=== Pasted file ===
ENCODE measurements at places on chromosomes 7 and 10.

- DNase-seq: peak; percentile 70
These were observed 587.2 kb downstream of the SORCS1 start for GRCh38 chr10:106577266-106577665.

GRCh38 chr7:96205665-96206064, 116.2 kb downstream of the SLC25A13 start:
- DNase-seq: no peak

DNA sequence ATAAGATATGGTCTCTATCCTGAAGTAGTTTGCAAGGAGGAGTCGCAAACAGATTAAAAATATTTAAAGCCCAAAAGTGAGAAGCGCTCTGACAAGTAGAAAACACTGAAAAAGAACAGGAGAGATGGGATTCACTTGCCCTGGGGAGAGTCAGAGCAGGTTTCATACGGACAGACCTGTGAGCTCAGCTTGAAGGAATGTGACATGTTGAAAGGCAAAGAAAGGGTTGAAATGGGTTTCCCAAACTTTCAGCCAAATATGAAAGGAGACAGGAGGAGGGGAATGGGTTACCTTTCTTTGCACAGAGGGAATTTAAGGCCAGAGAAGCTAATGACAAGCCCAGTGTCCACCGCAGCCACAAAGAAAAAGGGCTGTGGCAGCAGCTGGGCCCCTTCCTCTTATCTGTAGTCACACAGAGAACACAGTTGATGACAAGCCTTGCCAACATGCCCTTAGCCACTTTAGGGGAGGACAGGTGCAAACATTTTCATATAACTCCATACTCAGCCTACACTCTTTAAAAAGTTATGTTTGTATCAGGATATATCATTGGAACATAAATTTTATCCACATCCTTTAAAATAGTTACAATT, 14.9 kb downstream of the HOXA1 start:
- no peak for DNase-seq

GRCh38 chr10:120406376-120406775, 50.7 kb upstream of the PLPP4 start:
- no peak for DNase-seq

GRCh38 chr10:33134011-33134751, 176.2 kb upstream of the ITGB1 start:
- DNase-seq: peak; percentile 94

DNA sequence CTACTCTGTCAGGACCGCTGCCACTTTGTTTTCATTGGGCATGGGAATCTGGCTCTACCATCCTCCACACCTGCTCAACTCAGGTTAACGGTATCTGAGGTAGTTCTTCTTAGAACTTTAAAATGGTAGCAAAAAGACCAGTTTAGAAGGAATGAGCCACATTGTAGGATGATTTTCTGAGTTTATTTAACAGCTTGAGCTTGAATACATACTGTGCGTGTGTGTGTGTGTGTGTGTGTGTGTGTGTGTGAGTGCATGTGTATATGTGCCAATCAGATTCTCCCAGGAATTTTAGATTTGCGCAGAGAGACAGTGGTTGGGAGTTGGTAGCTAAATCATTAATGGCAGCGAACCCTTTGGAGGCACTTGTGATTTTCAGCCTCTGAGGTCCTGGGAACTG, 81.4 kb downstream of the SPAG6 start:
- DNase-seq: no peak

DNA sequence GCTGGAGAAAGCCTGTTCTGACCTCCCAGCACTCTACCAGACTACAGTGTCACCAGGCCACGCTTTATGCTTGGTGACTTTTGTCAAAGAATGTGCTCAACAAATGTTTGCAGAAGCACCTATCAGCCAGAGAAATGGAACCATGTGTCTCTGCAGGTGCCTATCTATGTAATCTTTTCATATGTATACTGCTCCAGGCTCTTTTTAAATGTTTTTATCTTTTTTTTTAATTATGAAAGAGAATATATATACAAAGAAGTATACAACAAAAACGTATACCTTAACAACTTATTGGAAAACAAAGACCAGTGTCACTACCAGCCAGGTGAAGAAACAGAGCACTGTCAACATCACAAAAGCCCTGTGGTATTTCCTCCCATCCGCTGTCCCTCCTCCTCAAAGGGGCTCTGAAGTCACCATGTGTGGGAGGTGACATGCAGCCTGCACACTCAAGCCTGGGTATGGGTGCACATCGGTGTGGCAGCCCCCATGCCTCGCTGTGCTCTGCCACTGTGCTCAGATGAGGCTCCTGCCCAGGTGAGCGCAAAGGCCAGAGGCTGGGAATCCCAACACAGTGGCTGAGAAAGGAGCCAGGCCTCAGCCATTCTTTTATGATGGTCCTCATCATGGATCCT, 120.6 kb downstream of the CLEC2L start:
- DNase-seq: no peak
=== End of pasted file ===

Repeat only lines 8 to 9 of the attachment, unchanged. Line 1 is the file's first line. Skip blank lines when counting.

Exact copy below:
GRCh38 chr10:120406376-120406775, 50.7 kb upstream of the PLPP4 start:
- no peak for DNase-seq